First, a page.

John Ratcliffe, the Trump partisan and former Texas congressman whom the president installed as director of national intelligence in May, has politicized the intelligence community far more in his less than five months in office than any of his predecessors at DNI ever came close to doing, and probably more than any senior U.S. intelligence official of the past.
Julian Barnes and Adam Goldman of the New York Times aptly summarize Ratcliffe’s record to date by noting that he “has approved selective declassifications of intelligence that aim to score political points, left Democratic lawmakers out of briefings, accused congressional opponents of leaks, offered Republican operatives top spots in his headquarters and made public assertions that contradicted professional intelligence assessments.”
The selective declassification of raw intelligence has been Ratcliffe’s principal method, most recently with a Russian report asserting that Hillary Clinton had planned in 2016 to tie the Trump campaign to Russian election interference. The report possibly was Russian disinformation, which was one reason intelligence professionals, including the CIA director, reportedly objected to Ratcliffe’s move. Even if the report were valid, raising an issue of the Trump campaign’s ties to election-trolling Russians would have been — as subsequent investigations have made clear — a valid and appropriate issue to raise.
Evidently making such a report public was intended to be one more Hillary Clinton-centered distraction from Trump’s political liabilities such as mismanagement of the COVID-19 pandemic. Even viewed through a partisan lens, it hardly seems worth the risk to intelligence sources and methods — which intelligence professionals have a duty to protect and which reportedly was another reason the professionals have objected to Ratcliffe’s releases.
What Ratcliffe has been doing on behalf of Trump’s prospects is patently purposeful. Ratcliffe’s conception of his duties is all about politics and little about intelligence, thereby conforming with Trump’s conception. Joseph Maguire, who was acting DNI before Ratcliffe was installed, notes that Ratcliffe “is doing exactly what the administration brought him in to do as DNI.”
This misuse of the DNI position can be viewed more broadly as part of Trump’s politicization of just about anything in the executive branch conspicuous enough to get his attention. The politicization is a matter of public record when it has involved, say, COVID-19, including what has caused the pandemic to get as bad as it has in the United States and what measures are needed to control it. The same is true with the problem of domestic violence and what sorts of groups pose the greatest threat of such violence.
Fortunately, the professionals in those parts of the federal government charged with addressing these other problems continue, despite pressures from above, to perform much non-politicized work and even to make public some of the truthful conclusions of that work. Anthony Fauci still speaks publicly about how masks help to curb spread of the coronavirus and about how certain White House gatherings have been super-spreader events. The conclusions of responsible analysts at the Department of Homeland Security and the FBI about how right-wing white supremacists pose the greatest threat of domestic violence are still being made public. And law enforcement officials are still rolling up plots that would otherwise have produced such violence.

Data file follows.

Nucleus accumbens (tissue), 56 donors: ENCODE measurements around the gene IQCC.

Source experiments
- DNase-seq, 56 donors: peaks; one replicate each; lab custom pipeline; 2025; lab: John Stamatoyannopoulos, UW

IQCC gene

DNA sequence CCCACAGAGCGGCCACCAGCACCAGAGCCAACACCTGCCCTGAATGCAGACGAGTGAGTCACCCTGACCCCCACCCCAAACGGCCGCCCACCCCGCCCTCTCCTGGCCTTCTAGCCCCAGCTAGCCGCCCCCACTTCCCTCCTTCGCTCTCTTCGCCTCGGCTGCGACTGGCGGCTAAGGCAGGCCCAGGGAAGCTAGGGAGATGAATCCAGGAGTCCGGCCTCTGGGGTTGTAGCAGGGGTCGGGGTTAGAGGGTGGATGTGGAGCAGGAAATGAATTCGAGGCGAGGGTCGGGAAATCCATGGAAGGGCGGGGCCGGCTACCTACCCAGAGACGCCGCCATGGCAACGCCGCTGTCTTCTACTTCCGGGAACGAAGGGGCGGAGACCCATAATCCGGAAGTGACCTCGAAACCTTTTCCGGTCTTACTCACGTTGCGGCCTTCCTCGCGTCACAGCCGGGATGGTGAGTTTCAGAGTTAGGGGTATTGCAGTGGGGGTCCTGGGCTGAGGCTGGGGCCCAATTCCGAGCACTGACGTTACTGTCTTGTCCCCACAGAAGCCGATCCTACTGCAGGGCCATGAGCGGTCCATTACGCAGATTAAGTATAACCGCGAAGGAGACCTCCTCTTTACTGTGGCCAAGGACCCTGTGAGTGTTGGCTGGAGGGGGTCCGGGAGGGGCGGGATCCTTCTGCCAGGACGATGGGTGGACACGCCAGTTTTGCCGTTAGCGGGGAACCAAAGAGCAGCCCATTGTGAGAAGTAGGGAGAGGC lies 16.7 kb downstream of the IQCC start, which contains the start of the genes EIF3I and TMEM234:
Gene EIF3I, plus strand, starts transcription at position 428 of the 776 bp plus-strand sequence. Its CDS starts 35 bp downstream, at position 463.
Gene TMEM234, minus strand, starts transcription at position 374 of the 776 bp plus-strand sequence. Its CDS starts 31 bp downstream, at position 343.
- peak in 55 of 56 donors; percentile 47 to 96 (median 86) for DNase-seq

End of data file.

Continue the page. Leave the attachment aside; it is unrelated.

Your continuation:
Much straightforward, non-politicized professional work still takes place in the intelligence community as well, despite the politicization at the top of the community hierarchy. The public remains unaware of most of that work because of the nature of the subject matter. The topics the community addresses have a foreign focus and lack immediate domestic visibility comparable to deaths from COVID-19 or armed militants practicing intimidation at a state capitol.
The public also cannot see, however, most of the costs of the politicization that does affect the intelligence community, even though the costs are serious. A major reason is that the community lacks a continuous professional public face. There is no intelligence counterpart to Anthony Fauci who can get on the airwaves and speak frankly and truthfully about Russian election interference or North Korean nuclear-armed missiles or other foreign topics that ought to concern American citizens and about which citizens deserve to receive straight analysis and information. And so there is no basis for the public and the press to contrast that kind of unvarnished talk with the messaging from the White House.